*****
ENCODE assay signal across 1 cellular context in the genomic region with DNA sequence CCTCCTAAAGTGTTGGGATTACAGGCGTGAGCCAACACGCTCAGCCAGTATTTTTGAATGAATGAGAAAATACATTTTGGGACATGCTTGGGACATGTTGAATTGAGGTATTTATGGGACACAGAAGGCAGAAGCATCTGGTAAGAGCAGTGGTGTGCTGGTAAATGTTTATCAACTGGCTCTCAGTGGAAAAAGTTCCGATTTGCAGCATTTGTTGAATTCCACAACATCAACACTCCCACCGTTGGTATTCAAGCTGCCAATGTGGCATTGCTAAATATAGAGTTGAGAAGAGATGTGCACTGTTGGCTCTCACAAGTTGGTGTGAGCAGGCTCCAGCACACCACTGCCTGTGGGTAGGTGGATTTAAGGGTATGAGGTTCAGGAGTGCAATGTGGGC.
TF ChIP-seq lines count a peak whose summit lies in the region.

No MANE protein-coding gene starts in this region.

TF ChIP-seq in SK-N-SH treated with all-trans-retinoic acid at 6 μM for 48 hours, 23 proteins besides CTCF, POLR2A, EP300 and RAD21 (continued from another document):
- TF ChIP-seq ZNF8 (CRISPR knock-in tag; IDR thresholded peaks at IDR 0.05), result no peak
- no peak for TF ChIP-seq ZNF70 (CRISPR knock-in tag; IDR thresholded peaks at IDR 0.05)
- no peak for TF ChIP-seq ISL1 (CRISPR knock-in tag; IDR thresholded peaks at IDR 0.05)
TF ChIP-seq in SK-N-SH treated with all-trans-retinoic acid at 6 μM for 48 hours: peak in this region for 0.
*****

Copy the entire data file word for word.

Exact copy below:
ENCODE assay signal across 1 cellular context in the genomic region with DNA sequence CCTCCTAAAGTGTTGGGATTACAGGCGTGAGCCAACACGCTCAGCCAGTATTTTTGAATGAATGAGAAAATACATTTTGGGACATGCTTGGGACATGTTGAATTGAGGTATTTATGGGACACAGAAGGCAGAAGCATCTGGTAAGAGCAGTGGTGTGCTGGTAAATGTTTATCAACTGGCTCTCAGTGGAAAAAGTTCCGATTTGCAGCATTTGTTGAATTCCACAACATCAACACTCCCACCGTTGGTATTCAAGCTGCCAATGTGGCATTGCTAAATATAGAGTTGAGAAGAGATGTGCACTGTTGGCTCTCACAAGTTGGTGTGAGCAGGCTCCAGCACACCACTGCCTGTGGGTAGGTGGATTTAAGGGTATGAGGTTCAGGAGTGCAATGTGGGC.
TF ChIP-seq lines count a peak whose summit lies in the region.

No MANE protein-coding gene starts in this region.

TF ChIP-seq in SK-N-SH treated with all-trans-retinoic acid at 6 μM for 48 hours, 23 proteins besides CTCF, POLR2A, EP300 and RAD21 (continued from another document):
- TF ChIP-seq ZNF8 (CRISPR knock-in tag; IDR thresholded peaks at IDR 0.05), result no peak
- no peak for TF ChIP-seq ZNF70 (CRISPR knock-in tag; IDR thresholded peaks at IDR 0.05)
- no peak for TF ChIP-seq ISL1 (CRISPR knock-in tag; IDR thresholded peaks at IDR 0.05)
TF ChIP-seq in SK-N-SH treated with all-trans-retinoic acid at 6 μM for 48 hours: peak in this region for 0.